The elements of chemistry
At a lacrosse practice last spring, Walker Mees (‘13) watched as two of his teammates hacked at each other with their lacrosse sticks – at first just aggressive play. The checks escalated into hard hits and a later, a full on fistfight. The other players just stared at their so-called teammates and let the fighting carry on before the coach stepped in.
“[The incident] actually brought some of us closer together because we could joke about how ridiculous it was that our own teammates were fighting,” Mees said.
With talented returning players, and strong rising stars, the 2011 boys’ lacrosse team finished with a 7-5 record last season after an impressive 10-1 league record and Santa Clara Valley Athletic League (SCVAL) Championship win during the previous season.
Selflessness and dedication to the team are just as, if not more important than talent. Can this chemistry be manufactured or does it just happen naturally?
In the case of girls’ water polo, the team’s chemistry was created over time and required proactive efforts by the captains in order to unite the team. The captains led team building activities such as bonfires and movie nights which helped the girls connect better in the pool. While pasta feeds can bolster a team’s chemistry, experience and the development of trust in one’s teammates also can have a large impact team chemistry.
“Having that experience that you build over high school seasons helps you really get to know the other players and you start to mesh as a team,” girls’ water polo team captain Skylar Dorosin (‘12) said.
The boys’ lacrosse team had to go a long way to regain their team unity. This year’s team captains have organized more pasta feeds and have given the boys wristbands.
During this year’s lacrosse season, if the boys are not wearing their “paly lacrosse” wristbands at school, their teammates get to decide their punishment ranging from wearing a skirt to practice to singing in front of the entire team. Even something as small as a wristband can serve to unite a team and create a bond that can be translated into success on the field.
“This year everyone really likes being at practice and getting the opportunity to play,” Mees said. “We all really want to win the league championship and we really like playing together.”
Fun team building activities are not out of the ordinary in the Paly athletic community. It’s not uncommon to see a team having lunch on the quad or players dressed up in crazy outfits — the girls’ lacrosse team dresses in preppy attire when they play private schools and the boys’ basketball team always wears suits and ties on game days.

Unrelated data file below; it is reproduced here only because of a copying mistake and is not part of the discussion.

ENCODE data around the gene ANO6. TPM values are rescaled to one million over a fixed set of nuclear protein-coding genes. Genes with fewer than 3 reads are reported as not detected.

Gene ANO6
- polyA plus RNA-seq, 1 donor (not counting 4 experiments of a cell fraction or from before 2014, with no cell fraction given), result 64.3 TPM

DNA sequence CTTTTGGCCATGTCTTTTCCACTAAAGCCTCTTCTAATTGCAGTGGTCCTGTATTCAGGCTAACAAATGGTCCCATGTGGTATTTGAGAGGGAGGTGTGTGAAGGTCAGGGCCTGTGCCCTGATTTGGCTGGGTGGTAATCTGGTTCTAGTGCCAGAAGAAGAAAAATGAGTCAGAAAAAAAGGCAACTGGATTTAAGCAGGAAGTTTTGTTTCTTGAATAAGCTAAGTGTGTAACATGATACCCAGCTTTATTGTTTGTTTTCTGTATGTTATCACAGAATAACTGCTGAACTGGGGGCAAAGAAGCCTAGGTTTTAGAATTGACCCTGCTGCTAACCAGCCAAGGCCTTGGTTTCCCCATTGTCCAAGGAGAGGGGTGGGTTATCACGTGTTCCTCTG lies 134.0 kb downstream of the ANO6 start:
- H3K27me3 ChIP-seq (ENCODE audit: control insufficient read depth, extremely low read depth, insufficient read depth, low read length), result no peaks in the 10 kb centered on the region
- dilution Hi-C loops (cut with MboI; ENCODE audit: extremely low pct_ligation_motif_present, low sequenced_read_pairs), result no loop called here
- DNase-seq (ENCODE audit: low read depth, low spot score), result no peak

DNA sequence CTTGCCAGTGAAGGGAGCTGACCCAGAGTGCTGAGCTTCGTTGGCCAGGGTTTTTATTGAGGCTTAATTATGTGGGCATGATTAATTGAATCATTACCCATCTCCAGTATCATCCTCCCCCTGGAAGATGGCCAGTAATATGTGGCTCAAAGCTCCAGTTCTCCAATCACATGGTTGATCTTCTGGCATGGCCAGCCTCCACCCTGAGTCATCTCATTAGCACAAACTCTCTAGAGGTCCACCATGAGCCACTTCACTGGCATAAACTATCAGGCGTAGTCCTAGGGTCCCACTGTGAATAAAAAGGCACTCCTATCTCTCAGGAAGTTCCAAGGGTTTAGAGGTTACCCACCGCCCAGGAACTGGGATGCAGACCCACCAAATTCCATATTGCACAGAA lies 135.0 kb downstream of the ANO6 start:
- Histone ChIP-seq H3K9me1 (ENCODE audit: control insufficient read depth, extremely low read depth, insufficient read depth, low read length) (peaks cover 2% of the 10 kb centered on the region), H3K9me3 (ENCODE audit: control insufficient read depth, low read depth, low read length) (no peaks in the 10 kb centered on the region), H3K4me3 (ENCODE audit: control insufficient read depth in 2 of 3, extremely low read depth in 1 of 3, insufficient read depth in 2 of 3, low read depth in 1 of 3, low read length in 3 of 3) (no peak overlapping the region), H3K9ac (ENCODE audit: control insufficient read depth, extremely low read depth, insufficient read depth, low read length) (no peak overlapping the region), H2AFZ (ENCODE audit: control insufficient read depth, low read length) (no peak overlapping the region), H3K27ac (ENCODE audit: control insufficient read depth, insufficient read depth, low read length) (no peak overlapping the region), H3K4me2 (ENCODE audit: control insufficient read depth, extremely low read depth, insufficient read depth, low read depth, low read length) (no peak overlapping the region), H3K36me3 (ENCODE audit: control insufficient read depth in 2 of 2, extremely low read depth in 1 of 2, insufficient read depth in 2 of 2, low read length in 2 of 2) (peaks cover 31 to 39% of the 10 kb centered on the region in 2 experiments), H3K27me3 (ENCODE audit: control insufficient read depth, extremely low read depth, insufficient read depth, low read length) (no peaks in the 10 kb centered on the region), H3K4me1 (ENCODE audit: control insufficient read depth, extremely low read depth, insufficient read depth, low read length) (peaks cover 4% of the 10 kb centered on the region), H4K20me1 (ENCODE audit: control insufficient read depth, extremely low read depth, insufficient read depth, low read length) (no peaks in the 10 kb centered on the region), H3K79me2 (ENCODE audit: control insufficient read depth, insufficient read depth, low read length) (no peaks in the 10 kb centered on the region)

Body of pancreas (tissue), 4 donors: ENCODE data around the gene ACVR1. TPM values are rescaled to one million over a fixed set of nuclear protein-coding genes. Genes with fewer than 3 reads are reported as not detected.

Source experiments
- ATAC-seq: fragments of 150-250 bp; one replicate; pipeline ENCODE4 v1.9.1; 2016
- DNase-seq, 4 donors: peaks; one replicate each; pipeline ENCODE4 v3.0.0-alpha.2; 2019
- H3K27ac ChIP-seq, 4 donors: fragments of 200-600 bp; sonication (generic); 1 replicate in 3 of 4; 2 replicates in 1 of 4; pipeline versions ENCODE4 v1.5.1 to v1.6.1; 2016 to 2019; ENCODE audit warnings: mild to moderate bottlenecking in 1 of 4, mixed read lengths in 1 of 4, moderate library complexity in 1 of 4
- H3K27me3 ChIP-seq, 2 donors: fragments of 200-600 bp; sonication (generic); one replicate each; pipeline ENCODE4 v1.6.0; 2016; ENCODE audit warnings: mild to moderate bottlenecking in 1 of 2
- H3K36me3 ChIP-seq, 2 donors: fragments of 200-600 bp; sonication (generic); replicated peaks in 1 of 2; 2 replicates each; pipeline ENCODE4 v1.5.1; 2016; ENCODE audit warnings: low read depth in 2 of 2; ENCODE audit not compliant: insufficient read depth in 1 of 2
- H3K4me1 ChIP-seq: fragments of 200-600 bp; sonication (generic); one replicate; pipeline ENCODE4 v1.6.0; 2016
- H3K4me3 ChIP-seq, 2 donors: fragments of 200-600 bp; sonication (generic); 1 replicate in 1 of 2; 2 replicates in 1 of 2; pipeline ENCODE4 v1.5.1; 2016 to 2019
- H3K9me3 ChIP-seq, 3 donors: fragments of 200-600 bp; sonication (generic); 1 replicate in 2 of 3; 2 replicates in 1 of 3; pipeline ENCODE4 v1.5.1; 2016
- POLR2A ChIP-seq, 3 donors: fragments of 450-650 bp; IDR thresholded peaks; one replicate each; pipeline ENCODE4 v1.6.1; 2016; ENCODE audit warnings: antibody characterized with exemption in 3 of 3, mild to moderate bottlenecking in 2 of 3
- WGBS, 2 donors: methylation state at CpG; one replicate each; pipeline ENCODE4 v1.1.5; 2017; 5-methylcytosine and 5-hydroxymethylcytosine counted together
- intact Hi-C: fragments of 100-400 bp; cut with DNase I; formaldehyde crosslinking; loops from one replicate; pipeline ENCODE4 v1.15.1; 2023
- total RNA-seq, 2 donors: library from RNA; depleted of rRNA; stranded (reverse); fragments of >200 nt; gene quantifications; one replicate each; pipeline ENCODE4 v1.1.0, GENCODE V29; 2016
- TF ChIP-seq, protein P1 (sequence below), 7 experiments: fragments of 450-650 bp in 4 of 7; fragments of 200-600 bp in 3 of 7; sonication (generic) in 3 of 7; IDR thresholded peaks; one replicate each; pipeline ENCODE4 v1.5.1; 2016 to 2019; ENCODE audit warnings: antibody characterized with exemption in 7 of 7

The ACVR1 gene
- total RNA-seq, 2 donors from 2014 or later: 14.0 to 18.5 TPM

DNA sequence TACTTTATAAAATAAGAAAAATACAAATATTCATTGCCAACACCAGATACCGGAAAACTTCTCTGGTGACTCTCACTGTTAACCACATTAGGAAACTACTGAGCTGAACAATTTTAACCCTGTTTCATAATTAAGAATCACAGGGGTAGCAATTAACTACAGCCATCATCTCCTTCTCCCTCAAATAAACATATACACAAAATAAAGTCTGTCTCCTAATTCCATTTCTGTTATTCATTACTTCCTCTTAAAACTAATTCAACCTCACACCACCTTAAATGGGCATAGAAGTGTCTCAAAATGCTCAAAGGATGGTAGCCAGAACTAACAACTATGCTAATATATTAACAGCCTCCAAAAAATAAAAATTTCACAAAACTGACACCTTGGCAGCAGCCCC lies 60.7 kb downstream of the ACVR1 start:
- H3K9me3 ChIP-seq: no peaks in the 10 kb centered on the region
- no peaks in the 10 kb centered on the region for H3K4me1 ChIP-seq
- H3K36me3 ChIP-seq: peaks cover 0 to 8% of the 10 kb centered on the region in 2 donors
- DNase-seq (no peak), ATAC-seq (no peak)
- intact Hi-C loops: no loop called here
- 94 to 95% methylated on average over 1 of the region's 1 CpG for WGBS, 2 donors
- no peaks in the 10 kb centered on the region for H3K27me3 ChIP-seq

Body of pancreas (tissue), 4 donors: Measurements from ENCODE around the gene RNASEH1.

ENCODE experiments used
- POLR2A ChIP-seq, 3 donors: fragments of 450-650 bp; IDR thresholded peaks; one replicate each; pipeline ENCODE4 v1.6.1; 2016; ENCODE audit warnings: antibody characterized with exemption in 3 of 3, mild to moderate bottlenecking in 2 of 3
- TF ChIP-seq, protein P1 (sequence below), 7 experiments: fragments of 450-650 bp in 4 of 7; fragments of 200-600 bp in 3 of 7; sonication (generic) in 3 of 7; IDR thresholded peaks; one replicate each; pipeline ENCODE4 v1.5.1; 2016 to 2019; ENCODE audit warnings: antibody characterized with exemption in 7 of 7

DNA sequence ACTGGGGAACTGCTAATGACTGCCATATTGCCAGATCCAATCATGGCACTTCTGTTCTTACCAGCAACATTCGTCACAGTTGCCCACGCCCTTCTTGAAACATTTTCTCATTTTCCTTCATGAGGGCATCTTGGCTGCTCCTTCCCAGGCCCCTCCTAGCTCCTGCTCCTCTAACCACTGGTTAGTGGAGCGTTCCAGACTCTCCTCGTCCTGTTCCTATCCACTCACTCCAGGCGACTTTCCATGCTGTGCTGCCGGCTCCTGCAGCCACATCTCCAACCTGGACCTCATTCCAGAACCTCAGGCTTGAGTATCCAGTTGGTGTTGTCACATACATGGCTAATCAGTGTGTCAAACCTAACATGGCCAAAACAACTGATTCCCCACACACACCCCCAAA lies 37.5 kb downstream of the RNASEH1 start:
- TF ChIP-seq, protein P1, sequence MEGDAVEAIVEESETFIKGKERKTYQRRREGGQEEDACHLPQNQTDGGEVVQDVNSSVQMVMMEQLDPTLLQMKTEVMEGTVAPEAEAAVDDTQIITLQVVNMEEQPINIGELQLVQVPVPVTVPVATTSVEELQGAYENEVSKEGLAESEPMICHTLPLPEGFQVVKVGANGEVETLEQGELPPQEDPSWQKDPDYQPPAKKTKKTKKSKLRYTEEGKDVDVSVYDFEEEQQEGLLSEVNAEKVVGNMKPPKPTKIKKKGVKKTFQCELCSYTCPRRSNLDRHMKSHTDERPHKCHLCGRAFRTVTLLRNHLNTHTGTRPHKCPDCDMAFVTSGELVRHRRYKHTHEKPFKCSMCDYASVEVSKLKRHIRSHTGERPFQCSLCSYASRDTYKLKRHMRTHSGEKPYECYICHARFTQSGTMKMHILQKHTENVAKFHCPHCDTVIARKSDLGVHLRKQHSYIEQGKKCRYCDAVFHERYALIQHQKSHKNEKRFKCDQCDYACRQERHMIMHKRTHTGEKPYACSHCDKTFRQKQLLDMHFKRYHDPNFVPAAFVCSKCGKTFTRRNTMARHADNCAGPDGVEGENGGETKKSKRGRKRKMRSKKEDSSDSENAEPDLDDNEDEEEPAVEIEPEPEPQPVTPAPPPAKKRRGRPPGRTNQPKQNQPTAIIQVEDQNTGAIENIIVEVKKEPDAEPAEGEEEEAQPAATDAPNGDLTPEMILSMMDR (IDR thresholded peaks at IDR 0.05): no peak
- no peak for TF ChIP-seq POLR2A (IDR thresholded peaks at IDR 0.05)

Team dinners before games also fire up the collaborative mindset. This year teams are getting creative about how to incorporate new players — the girls’ lacrosse organized a Santa Cruz getaway for the whole team at the beginning of the season.
Team sports involve players spending ten or more hours together each week and when players bond off the field, they become more comfortable playing together as a teammates. Sports also allow students to relieve the school stresses and other pressures the face. But, it can go too far when players bring their external issues and emotions to practice.
“Last year when people let their issues into the pool, it created an awkward practice situation which affected games,” Dorosin said.
But this year’s team dinners seemed to pay off in an improved 9-4 league record for this year.
Another element to team chemistry is dedication to the team and confidence that one’s teammates will be able to carry out their individual jobs on the field.
During the 2011 state championship volleyball game, the lady Vikes staged an impressive comeback after being down 7-13 against the Marymount High School Sailors. It all came down to the faith that the girls had in their teammates.
“Everyone works so hard and you know that everyone wants it just as badly as you which makes you want to push harder yourself so that you can win for your whole team,” libero Shelby Knowles (‘13) said.
The girls developed this confidence in each other over the course of three years two of which ended in state championships. The team’s coach recognized how important strong team chemistry was at the start of the season.
“Our coach would say that when we would step into practice that we had to go through this imaginary shower that would clear drama and all other problems so that we could focus on volleyball,” Knowles said. “He was a drama free coach that wanted us all to get along.”
At Paly, the combination of selflessness and leadership have proved to be the main components in state championship wins.